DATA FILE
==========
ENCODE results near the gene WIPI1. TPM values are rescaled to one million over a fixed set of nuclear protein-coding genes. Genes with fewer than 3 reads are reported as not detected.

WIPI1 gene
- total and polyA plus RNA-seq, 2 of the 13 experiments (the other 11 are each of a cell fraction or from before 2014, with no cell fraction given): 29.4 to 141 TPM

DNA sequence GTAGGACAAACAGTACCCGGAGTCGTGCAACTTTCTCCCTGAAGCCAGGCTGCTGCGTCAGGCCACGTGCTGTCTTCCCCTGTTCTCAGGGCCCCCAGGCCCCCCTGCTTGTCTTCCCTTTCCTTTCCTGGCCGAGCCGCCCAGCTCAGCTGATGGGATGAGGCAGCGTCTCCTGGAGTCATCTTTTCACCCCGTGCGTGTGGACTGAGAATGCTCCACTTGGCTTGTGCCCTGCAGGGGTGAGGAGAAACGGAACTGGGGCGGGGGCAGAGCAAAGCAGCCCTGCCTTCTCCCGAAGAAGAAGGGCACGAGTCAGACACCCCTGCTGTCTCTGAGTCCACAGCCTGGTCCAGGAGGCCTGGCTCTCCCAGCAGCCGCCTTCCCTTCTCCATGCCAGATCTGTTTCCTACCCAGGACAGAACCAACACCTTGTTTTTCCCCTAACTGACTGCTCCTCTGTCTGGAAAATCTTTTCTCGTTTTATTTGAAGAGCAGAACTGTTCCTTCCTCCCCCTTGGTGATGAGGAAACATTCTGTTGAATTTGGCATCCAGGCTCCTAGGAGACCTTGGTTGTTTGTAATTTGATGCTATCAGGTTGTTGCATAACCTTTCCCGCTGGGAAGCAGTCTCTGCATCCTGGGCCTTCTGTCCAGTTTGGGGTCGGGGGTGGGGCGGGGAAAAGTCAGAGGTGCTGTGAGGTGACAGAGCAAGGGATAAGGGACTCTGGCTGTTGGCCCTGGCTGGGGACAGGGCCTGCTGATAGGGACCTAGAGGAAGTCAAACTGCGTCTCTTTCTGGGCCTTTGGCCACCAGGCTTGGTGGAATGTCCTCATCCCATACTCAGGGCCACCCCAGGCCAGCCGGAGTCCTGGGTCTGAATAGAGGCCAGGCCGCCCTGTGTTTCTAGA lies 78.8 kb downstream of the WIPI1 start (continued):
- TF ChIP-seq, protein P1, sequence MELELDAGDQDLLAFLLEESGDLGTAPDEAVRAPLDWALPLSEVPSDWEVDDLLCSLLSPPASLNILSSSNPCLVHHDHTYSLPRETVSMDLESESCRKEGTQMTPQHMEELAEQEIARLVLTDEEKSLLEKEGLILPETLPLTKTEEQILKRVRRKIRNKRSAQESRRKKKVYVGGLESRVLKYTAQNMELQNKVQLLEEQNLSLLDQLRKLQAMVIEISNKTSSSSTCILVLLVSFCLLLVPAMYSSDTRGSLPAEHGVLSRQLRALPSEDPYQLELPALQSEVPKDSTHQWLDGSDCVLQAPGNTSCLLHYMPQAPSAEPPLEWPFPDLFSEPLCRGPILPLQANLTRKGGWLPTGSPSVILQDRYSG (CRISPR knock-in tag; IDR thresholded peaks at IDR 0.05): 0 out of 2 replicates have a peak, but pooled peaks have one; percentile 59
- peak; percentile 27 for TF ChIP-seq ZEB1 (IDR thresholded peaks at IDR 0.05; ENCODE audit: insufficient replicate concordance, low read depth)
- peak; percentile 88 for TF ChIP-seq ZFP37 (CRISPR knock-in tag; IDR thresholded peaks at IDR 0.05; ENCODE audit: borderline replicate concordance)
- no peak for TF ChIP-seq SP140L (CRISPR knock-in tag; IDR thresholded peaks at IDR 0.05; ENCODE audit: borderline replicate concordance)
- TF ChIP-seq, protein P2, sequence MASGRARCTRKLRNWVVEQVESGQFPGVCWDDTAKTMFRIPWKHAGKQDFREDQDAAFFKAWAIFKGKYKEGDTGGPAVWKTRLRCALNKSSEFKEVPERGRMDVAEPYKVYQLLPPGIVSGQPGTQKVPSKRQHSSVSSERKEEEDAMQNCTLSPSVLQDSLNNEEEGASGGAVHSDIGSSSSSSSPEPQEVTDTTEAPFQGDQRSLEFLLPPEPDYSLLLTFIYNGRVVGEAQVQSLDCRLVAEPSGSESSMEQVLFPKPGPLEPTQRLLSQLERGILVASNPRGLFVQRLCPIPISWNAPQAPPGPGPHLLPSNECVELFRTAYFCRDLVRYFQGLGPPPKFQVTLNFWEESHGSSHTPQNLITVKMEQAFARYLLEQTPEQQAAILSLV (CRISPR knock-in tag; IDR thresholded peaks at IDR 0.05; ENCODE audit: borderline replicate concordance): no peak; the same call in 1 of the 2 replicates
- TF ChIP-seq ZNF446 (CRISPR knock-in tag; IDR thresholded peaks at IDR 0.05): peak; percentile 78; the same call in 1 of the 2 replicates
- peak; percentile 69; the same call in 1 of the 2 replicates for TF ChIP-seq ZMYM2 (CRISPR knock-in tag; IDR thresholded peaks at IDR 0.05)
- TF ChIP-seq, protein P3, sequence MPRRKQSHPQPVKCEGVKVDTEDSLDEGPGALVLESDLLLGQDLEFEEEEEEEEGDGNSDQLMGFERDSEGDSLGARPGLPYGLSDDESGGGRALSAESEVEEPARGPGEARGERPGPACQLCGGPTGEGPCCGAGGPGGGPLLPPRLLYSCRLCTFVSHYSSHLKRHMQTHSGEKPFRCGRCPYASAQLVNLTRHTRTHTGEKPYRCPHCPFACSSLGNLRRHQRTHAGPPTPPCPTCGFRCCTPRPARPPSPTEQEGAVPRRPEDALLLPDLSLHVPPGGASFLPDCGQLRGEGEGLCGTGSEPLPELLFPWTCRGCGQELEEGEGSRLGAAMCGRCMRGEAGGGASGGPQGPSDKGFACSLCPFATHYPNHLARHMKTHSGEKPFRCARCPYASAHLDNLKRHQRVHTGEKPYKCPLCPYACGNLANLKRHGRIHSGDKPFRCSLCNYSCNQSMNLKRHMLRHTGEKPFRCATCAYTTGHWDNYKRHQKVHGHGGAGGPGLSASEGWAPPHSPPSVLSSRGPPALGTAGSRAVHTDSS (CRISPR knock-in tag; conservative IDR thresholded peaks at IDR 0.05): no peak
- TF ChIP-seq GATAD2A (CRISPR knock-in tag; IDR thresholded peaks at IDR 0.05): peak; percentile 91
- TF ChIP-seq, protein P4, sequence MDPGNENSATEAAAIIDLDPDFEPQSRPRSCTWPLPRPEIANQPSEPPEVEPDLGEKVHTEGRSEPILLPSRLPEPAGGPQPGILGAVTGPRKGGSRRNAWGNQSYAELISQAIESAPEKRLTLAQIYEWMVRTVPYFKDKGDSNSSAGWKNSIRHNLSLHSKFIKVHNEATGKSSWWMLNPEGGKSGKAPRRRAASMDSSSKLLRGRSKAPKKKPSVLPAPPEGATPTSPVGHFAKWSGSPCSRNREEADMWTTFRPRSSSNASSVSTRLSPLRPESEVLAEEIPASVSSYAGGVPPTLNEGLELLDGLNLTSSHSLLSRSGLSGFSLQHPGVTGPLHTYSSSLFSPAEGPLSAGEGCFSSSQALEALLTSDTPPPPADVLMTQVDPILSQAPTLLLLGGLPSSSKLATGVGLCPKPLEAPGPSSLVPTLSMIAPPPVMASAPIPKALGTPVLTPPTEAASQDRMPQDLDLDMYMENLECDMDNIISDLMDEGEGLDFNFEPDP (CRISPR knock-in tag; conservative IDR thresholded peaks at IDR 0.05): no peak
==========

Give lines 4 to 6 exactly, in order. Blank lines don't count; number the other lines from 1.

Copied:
DNA sequence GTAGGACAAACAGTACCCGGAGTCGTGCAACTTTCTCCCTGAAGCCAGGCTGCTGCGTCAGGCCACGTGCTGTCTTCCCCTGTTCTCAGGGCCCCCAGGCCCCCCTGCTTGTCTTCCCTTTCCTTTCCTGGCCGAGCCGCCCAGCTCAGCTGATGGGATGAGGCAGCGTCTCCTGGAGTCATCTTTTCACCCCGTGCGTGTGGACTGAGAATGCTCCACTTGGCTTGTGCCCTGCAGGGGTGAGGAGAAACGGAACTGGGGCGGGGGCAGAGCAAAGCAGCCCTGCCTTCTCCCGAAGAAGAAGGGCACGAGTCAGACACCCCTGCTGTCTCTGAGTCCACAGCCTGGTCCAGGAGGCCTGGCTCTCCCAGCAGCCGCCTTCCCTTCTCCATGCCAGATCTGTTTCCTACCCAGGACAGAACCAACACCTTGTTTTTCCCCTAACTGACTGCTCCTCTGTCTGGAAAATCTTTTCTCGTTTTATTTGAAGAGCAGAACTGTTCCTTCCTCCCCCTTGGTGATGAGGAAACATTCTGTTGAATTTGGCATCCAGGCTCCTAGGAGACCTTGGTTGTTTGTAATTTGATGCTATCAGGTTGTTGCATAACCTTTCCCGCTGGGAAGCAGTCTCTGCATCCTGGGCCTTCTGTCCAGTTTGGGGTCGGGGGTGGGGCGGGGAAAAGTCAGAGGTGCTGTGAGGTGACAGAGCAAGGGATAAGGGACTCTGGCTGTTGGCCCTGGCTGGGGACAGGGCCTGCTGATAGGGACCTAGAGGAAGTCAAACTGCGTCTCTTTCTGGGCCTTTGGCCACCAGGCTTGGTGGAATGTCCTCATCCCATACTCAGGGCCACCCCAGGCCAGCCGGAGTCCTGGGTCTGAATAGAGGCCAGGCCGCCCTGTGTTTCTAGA lies 78.8 kb downstream of the WIPI1 start (continued):
- TF ChIP-seq, protein P1, sequence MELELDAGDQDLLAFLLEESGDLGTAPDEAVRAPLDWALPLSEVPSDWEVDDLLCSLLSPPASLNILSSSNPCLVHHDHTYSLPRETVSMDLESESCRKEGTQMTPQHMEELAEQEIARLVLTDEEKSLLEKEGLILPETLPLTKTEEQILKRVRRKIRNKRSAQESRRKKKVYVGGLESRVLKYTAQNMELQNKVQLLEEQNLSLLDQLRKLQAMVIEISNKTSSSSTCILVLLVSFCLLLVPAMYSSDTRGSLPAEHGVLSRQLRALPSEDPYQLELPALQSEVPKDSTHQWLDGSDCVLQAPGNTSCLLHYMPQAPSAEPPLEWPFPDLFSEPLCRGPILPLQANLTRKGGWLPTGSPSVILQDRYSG (CRISPR knock-in tag; IDR thresholded peaks at IDR 0.05): 0 out of 2 replicates have a peak, but pooled peaks have one; percentile 59
- peak; percentile 27 for TF ChIP-seq ZEB1 (IDR thresholded peaks at IDR 0.05; ENCODE audit: insufficient replicate concordance, low read depth)